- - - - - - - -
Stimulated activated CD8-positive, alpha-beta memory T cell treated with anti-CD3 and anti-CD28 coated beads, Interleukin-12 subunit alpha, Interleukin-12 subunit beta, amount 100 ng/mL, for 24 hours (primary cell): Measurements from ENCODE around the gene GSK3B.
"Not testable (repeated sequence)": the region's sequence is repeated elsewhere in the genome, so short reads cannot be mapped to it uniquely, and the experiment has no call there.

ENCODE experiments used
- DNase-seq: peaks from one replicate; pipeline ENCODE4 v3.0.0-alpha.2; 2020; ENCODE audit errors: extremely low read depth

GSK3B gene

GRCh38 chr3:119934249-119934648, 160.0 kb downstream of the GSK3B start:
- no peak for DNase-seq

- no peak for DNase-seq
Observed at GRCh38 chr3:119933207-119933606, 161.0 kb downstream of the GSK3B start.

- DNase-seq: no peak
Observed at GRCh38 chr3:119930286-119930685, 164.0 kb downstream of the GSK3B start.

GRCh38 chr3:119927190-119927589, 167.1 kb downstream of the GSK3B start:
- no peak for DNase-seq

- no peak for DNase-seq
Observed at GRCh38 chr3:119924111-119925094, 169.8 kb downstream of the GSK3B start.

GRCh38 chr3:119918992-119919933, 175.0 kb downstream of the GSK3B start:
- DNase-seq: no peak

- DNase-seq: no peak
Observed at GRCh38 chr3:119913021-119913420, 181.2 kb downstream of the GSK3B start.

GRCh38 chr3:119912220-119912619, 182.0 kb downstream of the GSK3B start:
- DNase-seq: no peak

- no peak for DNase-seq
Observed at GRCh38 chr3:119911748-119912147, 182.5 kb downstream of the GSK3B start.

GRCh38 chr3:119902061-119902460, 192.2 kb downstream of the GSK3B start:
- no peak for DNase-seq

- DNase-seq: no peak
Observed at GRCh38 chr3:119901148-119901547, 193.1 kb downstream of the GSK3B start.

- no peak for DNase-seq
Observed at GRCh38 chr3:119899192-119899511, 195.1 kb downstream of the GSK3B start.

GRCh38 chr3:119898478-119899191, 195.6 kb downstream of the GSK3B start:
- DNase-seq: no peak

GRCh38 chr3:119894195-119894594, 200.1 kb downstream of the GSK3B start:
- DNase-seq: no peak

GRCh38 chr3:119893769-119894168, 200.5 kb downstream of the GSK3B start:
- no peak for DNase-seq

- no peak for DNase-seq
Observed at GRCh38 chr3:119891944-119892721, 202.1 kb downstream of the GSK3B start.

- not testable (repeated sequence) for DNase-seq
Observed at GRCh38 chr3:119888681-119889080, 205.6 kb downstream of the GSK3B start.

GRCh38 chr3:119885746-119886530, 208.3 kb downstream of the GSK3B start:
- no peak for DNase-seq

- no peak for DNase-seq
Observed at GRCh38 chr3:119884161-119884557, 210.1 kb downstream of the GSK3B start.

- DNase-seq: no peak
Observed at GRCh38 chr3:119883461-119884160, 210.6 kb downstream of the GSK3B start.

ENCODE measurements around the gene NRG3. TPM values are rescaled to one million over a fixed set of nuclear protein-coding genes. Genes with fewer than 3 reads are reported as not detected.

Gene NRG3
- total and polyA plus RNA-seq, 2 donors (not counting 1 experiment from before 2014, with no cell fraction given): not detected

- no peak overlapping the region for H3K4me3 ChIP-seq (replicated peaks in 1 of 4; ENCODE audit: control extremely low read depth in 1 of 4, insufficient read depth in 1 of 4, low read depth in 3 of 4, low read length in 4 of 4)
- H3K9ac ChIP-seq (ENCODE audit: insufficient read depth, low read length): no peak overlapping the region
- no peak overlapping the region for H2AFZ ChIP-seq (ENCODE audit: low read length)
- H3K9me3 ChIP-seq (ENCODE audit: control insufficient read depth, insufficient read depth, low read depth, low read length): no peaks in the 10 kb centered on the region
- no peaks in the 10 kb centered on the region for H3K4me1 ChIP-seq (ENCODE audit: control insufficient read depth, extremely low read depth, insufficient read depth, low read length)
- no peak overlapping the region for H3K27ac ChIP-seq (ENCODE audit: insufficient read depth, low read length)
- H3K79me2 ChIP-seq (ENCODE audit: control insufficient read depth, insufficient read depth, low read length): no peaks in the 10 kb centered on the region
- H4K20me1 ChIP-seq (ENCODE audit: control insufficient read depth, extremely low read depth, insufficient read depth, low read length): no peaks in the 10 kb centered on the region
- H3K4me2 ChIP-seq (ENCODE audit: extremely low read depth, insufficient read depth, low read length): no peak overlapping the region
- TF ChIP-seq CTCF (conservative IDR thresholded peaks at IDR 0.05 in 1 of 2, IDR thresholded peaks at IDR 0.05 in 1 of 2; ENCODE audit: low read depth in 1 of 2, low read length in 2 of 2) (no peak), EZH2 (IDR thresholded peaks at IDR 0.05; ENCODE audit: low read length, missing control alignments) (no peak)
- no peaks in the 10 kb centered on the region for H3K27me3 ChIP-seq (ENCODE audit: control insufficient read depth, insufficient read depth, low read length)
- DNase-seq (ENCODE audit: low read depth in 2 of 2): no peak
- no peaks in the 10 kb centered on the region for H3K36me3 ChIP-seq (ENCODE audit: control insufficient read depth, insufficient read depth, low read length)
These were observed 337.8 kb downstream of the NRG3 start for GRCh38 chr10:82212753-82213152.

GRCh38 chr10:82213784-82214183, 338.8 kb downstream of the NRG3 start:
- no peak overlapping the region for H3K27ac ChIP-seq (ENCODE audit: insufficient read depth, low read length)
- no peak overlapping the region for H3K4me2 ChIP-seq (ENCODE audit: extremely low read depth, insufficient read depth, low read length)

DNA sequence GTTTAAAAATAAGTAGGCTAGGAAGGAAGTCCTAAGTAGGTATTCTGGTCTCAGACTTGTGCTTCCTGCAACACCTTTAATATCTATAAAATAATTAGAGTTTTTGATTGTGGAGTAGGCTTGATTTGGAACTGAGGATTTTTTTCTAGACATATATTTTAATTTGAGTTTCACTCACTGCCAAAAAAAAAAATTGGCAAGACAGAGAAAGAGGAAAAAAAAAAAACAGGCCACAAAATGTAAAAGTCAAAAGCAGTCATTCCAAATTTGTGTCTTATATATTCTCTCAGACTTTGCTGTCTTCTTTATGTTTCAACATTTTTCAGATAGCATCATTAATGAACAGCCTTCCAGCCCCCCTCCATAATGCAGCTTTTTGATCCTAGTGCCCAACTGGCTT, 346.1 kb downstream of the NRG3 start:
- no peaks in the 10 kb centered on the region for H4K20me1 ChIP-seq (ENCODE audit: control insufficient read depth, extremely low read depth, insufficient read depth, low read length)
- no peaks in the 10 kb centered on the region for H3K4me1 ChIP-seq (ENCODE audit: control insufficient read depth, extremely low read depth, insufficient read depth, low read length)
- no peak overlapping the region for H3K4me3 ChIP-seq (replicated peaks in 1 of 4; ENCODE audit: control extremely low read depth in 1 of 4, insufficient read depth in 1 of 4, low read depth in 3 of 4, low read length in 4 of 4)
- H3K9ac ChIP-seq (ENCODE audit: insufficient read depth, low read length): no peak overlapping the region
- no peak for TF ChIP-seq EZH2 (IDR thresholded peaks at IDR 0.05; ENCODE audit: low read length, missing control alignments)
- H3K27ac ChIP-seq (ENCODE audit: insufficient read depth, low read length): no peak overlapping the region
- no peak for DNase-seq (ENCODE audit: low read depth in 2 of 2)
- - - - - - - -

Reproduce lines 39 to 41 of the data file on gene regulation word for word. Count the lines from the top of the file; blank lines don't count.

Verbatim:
Observed at GRCh38 chr3:119888681-119889080, 205.6 kb downstream of the GSK3B start.

GRCh38 chr3:119885746-119886530, 208.3 kb downstream of the GSK3B start:
- no peak for DNase-seq